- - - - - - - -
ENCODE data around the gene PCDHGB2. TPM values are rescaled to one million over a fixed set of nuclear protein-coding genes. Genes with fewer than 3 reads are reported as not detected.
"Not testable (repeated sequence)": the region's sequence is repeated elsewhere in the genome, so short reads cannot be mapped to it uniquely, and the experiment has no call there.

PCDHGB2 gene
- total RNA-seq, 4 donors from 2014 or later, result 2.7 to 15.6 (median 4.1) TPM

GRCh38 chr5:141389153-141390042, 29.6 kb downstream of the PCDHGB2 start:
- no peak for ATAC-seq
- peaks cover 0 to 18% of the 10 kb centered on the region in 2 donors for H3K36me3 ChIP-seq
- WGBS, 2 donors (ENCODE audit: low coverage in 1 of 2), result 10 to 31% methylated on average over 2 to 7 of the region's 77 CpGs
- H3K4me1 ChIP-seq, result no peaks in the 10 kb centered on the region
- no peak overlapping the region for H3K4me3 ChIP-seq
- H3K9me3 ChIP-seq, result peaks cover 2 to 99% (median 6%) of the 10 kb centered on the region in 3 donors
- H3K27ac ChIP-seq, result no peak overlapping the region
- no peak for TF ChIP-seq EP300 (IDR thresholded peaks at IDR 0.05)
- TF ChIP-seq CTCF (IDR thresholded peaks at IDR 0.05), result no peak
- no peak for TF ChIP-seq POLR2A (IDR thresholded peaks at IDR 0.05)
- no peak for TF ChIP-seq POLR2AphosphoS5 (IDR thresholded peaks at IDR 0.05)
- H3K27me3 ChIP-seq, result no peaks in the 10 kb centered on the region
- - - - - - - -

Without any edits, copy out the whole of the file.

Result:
ENCODE data around the gene PCDHGB2. TPM values are rescaled to one million over a fixed set of nuclear protein-coding genes. Genes with fewer than 3 reads are reported as not detected.
"Not testable (repeated sequence)": the region's sequence is repeated elsewhere in the genome, so short reads cannot be mapped to it uniquely, and the experiment has no call there.

PCDHGB2 gene
- total RNA-seq, 4 donors from 2014 or later, result 2.7 to 15.6 (median 4.1) TPM

GRCh38 chr5:141389153-141390042, 29.6 kb downstream of the PCDHGB2 start:
- no peak for ATAC-seq
- peaks cover 0 to 18% of the 10 kb centered on the region in 2 donors for H3K36me3 ChIP-seq
- WGBS, 2 donors (ENCODE audit: low coverage in 1 of 2), result 10 to 31% methylated on average over 2 to 7 of the region's 77 CpGs
- H3K4me1 ChIP-seq, result no peaks in the 10 kb centered on the region
- no peak overlapping the region for H3K4me3 ChIP-seq
- H3K9me3 ChIP-seq, result peaks cover 2 to 99% (median 6%) of the 10 kb centered on the region in 3 donors
- H3K27ac ChIP-seq, result no peak overlapping the region
- no peak for TF ChIP-seq EP300 (IDR thresholded peaks at IDR 0.05)
- TF ChIP-seq CTCF (IDR thresholded peaks at IDR 0.05), result no peak
- no peak for TF ChIP-seq POLR2A (IDR thresholded peaks at IDR 0.05)
- no peak for TF ChIP-seq POLR2AphosphoS5 (IDR thresholded peaks at IDR 0.05)
- H3K27me3 ChIP-seq, result no peaks in the 10 kb centered on the region